The second source of relief from the IRS from the potential negative tax consequences of a LIBOR replacement comes in the form of Rev. Proc. 2020-44. This guidance generally protects from a potential reissuance/termination the adoption of one of the protocols provided by the ARRC (for debt) or the International Swaps and Derivatives Association (for hedges – discussed further below). The relief offered is similar to the relief provided in the Proposed Regulations described above, but, for reasons described by the ARRC in its comments to the Proposed Regulations, the ARRC asked the IRS and Treasury to issue separate guidance regarding the ARRC and ISDA protocols and providing that the adoption of those protocols will not result in a reissuance of the affected debt or hedge.

How is all of this playing out in the real world?

One important point here is that the changes that are protected by Rev. Proc. 2020-44 or the Proposed Regulations are intended to become part of the terms of the documents. The general approach of the reissuance rules is that changes that happen pursuant to the terms of the documents or pursuant to the exercise of a “unilateral option” (a term with a specific definition in Reg. 1.1001-3(c)(3)) are not “alterations,” meaning that they do not have to be tested for a reissuance or a termination. However, if in order to effectuate the later transition into a rate or mode that is added as part of the LIBOR replacement process, the parties leave open details that must be negotiated at that time, it increases the possibility that those later decisions will not be protected by the IRS relief and must be tested for a reissuance or termination. That would defeat the whole purpose of the exercise. Issuers and their counsel should carefully study the ARRC and ISDA protocols to ensure that, even if the adoption of the protocol is protected by Rev. Proc. 2020-44 or similar guidance, the later effectuation of the protocol will not require additional changes that might trigger a reissuance of debt or a termination of a hedge.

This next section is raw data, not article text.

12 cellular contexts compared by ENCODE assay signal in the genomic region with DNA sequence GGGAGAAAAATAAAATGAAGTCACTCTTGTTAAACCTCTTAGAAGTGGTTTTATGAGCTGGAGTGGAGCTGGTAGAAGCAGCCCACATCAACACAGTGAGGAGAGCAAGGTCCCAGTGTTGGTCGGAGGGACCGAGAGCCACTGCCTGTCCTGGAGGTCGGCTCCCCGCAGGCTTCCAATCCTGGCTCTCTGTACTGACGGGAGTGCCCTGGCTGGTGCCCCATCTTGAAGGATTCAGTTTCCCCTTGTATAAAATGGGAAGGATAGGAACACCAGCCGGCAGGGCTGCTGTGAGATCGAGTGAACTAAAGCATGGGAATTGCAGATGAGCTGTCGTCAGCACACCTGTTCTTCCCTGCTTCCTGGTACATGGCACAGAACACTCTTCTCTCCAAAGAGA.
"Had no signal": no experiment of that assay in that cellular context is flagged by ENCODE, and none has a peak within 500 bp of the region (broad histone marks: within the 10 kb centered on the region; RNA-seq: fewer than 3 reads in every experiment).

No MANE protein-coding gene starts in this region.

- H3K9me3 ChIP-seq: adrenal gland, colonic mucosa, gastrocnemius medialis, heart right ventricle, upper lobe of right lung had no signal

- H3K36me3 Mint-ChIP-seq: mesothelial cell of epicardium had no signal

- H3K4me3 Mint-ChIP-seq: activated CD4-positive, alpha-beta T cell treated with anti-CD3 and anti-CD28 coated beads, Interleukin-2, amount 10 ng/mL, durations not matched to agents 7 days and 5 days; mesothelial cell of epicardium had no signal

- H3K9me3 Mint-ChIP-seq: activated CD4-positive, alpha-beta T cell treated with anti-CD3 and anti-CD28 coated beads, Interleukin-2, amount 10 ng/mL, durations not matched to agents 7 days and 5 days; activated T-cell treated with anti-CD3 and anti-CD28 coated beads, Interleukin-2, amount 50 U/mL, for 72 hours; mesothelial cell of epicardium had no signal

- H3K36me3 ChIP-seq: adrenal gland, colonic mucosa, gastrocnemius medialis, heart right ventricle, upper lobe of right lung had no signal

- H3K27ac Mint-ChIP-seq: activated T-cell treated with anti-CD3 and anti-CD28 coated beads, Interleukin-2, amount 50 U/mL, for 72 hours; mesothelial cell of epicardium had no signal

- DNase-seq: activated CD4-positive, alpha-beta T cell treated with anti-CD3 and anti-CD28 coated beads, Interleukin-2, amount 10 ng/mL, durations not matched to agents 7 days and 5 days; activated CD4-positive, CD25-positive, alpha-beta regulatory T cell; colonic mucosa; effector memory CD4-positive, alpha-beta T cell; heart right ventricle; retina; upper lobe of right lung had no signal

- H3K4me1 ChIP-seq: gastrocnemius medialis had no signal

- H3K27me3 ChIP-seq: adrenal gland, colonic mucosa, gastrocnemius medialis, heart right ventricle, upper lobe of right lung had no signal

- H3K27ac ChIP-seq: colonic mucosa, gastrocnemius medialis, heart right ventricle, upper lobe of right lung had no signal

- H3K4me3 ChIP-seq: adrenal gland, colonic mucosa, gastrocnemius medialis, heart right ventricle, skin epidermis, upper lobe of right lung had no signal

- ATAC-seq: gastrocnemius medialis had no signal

In addition, more broadly, the practical reality is that the parties to a debt or a hedge, while seeking to transition from LIBOR, may take the opportunity to “tweak” a few other things.[7] Two potentially more complicated situations that we have observed: (1) The parties open negotiations to achieve other business goals and “while they’re at it” will replace existing LIBOR rates with qualified rates. (2) While at first being motivated by the desire to do nothing beyond replace LIBOR rates, “while they’re at it,” the parties will revisit other provisions. These additional changes can complicate the reissuance analysis.

The Proposed Regulations contain a helpful ordering rule[8] that can reduce some of the complications. The Preamble to the Proposed Regulations provides that any alteration to the terms of a debt instrument that is not protected by the “one-sentence” rule from the Proposed Regulations described above[9] is subject to the ordinary operation of the reissuance regulations in Reg. 1.1001-3. The Proposed Regulations provide a similar rule for non-debt contracts. The ordering rule works as follows: When an alteration not protected by the Proposed Regulations occurs at the same time as one or more that are protected, then the protected alterations are treated as part of the existing terms of the debt or hedge immediately prior to the alterations that are not protected. Consequently, the protected alterations become part of the baseline against which the unprotected alterations are tested.